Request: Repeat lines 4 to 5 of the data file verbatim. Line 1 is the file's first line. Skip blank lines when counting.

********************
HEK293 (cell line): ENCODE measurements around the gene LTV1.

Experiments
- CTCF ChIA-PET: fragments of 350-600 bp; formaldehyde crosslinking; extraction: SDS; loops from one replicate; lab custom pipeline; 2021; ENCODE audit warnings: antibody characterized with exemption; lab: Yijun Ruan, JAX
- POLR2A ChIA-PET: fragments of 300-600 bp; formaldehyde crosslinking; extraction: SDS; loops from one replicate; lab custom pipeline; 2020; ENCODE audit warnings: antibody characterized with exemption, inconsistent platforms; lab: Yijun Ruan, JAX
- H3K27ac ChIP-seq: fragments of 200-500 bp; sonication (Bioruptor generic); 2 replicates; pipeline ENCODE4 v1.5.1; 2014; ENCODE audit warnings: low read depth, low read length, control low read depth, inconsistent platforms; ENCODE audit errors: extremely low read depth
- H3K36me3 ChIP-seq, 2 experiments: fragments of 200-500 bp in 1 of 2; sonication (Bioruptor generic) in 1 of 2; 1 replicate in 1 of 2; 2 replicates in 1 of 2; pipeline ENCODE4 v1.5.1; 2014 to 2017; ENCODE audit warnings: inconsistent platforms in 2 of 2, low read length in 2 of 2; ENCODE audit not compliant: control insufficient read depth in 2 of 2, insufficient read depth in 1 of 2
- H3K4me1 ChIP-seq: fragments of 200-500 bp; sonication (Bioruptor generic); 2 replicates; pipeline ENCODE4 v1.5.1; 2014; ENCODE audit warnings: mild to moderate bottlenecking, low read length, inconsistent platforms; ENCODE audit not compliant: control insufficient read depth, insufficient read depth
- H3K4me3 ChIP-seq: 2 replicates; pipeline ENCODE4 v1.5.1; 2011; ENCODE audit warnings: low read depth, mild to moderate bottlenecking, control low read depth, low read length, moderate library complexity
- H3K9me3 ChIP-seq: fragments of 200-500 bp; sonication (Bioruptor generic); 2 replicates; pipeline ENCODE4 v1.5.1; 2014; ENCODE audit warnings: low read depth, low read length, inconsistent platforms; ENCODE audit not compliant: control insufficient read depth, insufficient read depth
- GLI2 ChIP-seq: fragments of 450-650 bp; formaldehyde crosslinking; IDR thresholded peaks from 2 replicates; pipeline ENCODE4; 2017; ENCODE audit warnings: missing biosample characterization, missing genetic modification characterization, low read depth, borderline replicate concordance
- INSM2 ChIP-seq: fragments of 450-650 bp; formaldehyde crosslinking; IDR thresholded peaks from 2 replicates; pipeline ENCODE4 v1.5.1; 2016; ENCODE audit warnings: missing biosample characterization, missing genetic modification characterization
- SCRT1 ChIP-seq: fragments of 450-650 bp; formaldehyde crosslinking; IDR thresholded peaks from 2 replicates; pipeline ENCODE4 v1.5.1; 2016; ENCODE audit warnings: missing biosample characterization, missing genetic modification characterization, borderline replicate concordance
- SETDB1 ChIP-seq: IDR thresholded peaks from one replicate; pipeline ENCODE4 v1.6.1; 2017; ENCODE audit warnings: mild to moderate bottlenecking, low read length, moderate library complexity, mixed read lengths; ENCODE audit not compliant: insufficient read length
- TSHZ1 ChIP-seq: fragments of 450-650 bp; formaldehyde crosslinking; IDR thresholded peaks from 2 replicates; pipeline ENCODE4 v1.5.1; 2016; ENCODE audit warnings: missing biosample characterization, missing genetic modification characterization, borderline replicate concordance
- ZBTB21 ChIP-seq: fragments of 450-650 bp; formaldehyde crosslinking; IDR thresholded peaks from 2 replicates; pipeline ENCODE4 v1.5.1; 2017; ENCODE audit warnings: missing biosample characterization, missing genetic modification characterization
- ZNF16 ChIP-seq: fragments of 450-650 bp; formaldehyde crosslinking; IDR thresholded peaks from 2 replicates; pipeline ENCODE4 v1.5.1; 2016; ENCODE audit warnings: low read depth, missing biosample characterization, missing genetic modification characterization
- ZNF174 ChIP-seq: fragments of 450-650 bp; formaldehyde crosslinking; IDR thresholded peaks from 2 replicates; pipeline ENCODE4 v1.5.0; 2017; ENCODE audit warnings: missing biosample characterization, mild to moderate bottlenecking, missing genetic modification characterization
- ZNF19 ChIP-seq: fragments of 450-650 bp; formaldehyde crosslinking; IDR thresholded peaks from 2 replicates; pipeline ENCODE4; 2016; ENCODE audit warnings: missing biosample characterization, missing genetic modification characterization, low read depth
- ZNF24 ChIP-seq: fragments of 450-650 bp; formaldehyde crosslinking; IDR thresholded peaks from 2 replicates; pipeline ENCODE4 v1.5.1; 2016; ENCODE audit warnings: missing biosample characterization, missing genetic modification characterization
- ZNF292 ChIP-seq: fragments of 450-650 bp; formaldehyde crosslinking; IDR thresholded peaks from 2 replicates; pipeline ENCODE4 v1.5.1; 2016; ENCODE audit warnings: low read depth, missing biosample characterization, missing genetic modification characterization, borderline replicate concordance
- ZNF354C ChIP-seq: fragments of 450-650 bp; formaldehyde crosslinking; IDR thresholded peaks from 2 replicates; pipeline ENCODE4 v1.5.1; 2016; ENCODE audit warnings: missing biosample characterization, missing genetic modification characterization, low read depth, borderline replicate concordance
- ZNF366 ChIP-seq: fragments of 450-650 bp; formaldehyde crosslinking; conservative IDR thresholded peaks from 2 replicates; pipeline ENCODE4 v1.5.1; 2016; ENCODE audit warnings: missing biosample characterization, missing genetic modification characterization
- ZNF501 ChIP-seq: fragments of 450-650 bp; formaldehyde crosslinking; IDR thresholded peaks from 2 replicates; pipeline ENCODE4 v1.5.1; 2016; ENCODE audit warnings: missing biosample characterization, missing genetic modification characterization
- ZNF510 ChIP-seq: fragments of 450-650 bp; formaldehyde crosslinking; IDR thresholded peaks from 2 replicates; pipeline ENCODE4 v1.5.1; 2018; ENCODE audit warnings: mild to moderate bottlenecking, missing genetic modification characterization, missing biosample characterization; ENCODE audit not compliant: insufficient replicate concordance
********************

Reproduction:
- POLR2A ChIA-PET: fragments of 300-600 bp; formaldehyde crosslinking; extraction: SDS; loops from one replicate; lab custom pipeline; 2020; ENCODE audit warnings: antibody characterized with exemption, inconsistent platforms; lab: Yijun Ruan, JAX
- H3K27ac ChIP-seq: fragments of 200-500 bp; sonication (Bioruptor generic); 2 replicates; pipeline ENCODE4 v1.5.1; 2014; ENCODE audit warnings: low read depth, low read length, control low read depth, inconsistent platforms; ENCODE audit errors: extremely low read depth